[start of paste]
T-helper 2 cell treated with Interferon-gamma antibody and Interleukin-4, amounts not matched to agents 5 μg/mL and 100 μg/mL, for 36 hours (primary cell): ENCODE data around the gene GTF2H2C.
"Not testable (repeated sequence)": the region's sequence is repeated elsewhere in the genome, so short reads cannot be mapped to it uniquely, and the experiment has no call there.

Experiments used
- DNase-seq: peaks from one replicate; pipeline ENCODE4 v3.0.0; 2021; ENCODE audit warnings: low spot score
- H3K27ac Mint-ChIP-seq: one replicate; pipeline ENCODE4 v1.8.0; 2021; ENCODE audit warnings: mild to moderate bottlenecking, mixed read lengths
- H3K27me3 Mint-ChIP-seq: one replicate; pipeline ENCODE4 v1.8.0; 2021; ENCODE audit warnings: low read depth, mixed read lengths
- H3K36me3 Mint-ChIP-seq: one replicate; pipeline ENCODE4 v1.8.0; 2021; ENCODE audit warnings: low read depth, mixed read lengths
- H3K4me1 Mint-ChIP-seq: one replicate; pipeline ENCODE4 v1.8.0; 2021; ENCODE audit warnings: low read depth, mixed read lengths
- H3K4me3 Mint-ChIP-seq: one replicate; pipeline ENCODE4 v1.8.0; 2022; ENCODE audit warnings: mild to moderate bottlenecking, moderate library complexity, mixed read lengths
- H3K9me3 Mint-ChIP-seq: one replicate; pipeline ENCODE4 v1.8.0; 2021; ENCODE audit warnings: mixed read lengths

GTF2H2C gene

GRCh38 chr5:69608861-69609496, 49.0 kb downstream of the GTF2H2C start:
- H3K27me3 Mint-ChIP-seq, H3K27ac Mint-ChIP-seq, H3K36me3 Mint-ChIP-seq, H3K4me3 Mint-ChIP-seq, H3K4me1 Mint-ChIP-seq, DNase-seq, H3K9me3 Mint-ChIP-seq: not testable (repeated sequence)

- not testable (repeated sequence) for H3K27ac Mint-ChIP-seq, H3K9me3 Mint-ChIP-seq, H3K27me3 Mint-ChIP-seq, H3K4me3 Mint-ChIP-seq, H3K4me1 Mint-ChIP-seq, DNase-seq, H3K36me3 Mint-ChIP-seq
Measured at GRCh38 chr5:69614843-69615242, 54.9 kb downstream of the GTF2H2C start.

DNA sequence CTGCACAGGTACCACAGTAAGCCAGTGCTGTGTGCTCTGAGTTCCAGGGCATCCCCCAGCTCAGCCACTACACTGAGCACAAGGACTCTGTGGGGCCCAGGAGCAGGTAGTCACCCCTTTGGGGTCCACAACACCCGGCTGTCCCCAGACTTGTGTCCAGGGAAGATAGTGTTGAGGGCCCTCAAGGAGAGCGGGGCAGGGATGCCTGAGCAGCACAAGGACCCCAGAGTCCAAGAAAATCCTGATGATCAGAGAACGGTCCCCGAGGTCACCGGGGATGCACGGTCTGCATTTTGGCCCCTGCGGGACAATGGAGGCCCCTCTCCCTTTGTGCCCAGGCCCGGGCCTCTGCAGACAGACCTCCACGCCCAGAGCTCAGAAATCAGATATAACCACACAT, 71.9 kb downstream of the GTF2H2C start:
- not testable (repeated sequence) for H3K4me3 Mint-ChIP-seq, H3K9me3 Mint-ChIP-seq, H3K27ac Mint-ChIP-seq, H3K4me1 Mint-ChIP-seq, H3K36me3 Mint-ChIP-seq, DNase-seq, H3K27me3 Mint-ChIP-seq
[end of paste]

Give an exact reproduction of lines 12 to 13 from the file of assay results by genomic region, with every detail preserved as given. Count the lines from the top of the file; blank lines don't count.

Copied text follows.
GRCh38 chr5:69608861-69609496, 49.0 kb downstream of the GTF2H2C start:
- H3K27me3 Mint-ChIP-seq, H3K27ac Mint-ChIP-seq, H3K36me3 Mint-ChIP-seq, H3K4me3 Mint-ChIP-seq, H3K4me1 Mint-ChIP-seq, DNase-seq, H3K9me3 Mint-ChIP-seq: not testable (repeated sequence)